Judge Places Yellowstone Grizzlies Back on Endangered Species List

This decision will block the hunts for the anticipated Wyoming and Idaho seasons.

According to a report from the Associated Press, U.S. District Court Judge Dana Christensen restored the Endangered Species Act protections for Greater Yellowstone grizzlies Monday. The ruling will halt the controversial Wyoming and Idaho hunts, which would've been the first in the Lower 48 since 1991.

The two states were collectively allowing hunters to take 23 bears, beginning Sept. 1. The federal judge had delayed the hunts twice already, and the most recent temporary restraining order was going to expire later this week.

After having some extra time to weigh the pros and cons, he determined the federal government didn't make the right decision in lifting protections on the animals.

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According to Christensen, the Court didn't make the decision based on the ethics of hunting, but rather an inadequate analysis of potential negative effects on the grizzly population.

"I'm feeling relieved," Matthew Bishop, an environmental attorney with WildEarth Guardians, told NPR.

Bishop represented conservation groups and Native American tribes that sued the Interior Department last year. His argument, which resonated with Christensen, contended the U.S Fish and Wildlife Service made a mistake in looking past the potentially broad effects of delisting animals in isolated areas.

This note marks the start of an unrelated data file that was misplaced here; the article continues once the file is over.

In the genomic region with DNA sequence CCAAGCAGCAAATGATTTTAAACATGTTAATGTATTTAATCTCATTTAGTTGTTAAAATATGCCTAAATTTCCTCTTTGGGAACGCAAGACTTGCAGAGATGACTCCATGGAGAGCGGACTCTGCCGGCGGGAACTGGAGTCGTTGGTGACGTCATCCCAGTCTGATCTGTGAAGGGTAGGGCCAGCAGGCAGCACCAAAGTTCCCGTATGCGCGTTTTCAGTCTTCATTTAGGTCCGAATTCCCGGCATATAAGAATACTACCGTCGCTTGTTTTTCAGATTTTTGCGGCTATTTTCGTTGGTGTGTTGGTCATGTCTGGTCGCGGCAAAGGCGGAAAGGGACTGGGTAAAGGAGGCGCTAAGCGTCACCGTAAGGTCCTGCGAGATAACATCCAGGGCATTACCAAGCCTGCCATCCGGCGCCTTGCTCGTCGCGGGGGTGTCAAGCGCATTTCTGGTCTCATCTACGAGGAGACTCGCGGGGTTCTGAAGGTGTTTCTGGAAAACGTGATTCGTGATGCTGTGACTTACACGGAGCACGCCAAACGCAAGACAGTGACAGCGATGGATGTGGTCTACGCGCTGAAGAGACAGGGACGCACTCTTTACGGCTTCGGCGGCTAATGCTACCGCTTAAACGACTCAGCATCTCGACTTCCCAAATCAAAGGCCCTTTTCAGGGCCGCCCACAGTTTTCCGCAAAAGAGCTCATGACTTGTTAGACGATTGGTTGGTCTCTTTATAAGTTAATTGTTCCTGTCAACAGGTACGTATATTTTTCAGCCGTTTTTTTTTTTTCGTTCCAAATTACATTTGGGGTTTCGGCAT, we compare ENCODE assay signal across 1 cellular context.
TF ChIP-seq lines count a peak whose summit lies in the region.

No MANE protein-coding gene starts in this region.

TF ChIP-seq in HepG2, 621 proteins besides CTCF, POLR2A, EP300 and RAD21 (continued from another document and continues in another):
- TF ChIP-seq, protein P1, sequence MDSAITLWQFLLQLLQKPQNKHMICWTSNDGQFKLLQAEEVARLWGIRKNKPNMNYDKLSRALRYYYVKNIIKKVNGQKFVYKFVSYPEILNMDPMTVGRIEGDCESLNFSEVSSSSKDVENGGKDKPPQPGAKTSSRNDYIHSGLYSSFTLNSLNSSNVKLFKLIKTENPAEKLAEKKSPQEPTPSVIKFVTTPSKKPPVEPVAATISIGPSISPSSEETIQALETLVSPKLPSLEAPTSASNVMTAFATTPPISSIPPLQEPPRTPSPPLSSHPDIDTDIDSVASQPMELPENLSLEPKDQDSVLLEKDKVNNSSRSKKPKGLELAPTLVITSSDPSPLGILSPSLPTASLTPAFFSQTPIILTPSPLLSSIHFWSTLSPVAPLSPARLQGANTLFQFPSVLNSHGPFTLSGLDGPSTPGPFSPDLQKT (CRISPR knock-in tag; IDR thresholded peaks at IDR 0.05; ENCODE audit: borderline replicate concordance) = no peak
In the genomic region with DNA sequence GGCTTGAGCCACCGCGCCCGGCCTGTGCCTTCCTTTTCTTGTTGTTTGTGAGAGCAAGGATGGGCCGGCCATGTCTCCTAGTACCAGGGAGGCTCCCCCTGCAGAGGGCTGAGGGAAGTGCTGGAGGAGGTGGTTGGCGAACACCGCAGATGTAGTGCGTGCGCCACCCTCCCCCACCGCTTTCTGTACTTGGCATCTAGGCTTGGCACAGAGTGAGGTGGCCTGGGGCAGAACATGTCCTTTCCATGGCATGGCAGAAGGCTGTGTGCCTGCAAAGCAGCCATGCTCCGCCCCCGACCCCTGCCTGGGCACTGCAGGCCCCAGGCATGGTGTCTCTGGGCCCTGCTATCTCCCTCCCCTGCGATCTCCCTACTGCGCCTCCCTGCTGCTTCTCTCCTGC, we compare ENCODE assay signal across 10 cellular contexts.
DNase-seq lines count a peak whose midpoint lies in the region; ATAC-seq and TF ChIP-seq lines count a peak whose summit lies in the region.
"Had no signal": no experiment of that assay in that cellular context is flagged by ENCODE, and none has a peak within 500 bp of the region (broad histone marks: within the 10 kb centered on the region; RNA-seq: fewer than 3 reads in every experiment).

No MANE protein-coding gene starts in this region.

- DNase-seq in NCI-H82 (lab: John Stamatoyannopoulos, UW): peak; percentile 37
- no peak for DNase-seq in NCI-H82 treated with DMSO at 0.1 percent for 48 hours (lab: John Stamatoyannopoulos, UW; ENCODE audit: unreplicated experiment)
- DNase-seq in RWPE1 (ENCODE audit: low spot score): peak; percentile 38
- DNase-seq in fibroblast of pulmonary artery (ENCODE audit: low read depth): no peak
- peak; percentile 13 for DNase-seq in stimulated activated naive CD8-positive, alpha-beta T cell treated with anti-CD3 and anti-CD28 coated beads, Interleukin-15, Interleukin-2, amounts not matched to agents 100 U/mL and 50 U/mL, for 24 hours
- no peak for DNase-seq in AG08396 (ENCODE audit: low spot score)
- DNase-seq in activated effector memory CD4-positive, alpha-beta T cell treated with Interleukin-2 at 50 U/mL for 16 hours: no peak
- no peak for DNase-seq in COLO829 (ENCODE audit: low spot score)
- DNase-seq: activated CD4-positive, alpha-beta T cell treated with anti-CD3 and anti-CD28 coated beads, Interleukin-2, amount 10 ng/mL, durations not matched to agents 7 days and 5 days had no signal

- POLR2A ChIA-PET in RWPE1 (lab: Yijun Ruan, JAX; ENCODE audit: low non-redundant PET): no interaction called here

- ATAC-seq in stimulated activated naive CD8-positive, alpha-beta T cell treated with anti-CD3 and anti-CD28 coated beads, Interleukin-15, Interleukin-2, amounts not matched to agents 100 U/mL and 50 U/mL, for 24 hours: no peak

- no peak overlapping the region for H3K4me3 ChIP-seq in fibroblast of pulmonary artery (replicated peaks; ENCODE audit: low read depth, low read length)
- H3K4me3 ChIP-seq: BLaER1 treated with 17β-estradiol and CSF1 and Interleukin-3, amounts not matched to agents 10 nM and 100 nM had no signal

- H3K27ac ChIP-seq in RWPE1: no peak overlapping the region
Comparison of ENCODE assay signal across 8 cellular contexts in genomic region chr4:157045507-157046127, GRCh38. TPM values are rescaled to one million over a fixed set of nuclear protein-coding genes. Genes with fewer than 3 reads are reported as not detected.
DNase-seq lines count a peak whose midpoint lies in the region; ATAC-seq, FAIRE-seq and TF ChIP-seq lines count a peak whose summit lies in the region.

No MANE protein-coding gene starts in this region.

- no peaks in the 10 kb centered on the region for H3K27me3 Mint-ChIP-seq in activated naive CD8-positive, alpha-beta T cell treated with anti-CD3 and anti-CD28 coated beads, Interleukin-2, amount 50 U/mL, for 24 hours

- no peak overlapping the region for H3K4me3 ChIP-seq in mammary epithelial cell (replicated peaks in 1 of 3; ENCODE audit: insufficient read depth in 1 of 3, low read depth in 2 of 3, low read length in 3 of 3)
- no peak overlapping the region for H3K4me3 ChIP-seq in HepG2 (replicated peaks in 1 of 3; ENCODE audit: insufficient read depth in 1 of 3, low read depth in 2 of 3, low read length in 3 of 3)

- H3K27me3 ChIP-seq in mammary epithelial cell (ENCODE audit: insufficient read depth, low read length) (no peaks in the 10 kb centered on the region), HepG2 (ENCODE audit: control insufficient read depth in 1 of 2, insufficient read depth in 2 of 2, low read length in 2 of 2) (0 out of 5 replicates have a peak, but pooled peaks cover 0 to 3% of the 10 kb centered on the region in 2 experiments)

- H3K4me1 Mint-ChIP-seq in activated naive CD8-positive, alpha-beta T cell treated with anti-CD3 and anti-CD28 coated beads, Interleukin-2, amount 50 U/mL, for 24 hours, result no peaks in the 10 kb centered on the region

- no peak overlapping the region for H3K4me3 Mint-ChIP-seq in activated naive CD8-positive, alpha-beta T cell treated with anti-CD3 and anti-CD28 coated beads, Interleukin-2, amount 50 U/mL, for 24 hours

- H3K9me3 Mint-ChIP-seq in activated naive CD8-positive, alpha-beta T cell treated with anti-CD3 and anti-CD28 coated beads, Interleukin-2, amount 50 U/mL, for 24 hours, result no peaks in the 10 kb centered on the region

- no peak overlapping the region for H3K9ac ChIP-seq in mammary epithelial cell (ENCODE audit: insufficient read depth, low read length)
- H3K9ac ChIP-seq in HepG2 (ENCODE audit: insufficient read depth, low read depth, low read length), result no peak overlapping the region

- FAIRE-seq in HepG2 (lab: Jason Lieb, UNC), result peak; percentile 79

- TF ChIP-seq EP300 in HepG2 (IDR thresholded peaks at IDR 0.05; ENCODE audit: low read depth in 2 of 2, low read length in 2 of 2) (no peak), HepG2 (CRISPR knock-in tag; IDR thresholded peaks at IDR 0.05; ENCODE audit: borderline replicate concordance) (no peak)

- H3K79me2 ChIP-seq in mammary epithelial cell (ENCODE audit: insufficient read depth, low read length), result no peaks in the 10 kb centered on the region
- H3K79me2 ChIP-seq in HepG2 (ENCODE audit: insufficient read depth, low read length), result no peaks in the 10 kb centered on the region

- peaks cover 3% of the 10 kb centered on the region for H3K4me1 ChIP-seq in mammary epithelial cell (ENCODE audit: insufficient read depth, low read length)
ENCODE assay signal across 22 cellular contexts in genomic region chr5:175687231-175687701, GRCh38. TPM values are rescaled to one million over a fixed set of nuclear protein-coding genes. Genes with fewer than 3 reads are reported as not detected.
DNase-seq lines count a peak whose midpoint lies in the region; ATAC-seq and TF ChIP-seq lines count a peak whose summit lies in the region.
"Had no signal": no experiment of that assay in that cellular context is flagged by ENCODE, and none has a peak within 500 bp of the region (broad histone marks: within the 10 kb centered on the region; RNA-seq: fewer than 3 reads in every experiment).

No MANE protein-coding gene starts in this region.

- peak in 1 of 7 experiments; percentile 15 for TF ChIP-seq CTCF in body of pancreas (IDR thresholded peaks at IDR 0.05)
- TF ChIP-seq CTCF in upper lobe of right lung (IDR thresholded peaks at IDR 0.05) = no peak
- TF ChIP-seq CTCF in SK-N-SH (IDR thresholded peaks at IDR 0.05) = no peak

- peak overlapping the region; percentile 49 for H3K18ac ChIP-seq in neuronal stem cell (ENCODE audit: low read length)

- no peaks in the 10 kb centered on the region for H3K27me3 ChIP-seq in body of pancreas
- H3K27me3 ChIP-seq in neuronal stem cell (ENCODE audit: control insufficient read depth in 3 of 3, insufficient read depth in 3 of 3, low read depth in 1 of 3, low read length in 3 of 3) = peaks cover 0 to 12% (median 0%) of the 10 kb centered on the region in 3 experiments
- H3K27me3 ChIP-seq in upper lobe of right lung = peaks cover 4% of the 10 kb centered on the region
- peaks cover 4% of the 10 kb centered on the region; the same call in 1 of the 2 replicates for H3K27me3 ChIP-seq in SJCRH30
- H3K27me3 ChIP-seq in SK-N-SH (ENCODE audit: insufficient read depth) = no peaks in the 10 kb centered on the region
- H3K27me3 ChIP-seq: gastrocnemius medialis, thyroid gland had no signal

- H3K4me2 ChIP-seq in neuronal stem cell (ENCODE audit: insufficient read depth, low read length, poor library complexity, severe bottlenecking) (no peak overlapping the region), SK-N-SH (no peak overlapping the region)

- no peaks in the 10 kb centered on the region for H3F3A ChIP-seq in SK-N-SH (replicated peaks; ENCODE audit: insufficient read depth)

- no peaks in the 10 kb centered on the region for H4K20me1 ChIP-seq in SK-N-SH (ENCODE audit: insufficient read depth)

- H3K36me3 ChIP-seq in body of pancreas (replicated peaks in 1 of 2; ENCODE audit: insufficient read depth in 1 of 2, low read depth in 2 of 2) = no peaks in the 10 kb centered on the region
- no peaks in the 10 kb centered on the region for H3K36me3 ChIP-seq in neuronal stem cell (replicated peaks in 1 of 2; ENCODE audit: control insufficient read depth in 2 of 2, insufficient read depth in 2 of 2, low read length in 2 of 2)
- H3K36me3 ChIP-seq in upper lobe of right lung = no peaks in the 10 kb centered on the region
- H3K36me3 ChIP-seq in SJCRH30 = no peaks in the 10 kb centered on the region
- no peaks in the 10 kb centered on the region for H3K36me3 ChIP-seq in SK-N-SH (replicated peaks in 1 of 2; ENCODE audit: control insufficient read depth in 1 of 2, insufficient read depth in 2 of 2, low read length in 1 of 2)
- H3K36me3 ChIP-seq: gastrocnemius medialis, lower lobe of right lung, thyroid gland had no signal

Echoing Bishop's argument, Christensen noted grizzlies' modern tendency to isolate themselves in tight groups, which need to merge before any delisting happens.

"The Service cannot abuse its power to 'delist an already-protected species by 'balkanization,'" he said in his ruling, referencing one of the D.C. Circuit's criticisms.

While the number of human conflicts with bears has continued to increase, the pressure to lift protections on grizzlies has continued to build. Additionally, conflicts between bears and livestock has prompted ranchers to speak up about the benefits of a hunting season.

"These are people that encounter grizzly bears as part of their daily lives," said attorney Cody Wisniewski, who represented Wyoming ranchers and farmers, at a previous hearing. "Their goal is just to have local management. To be able to go to their local representatives, their elected officials, the people that live in and beside them in their state in order to resolve any disputes."

USFWS has also been working to remove federal protections for an additional group of roughly 1,000 bears in Montana. However, we can probably expect all parties to revisit those plans following the Christensen ruling.

"The idea of recovering grizzly bears in the Lower 48 should still be on the table," Bishop said. "They shouldn't be able to get away with this piecemeal delisting approach."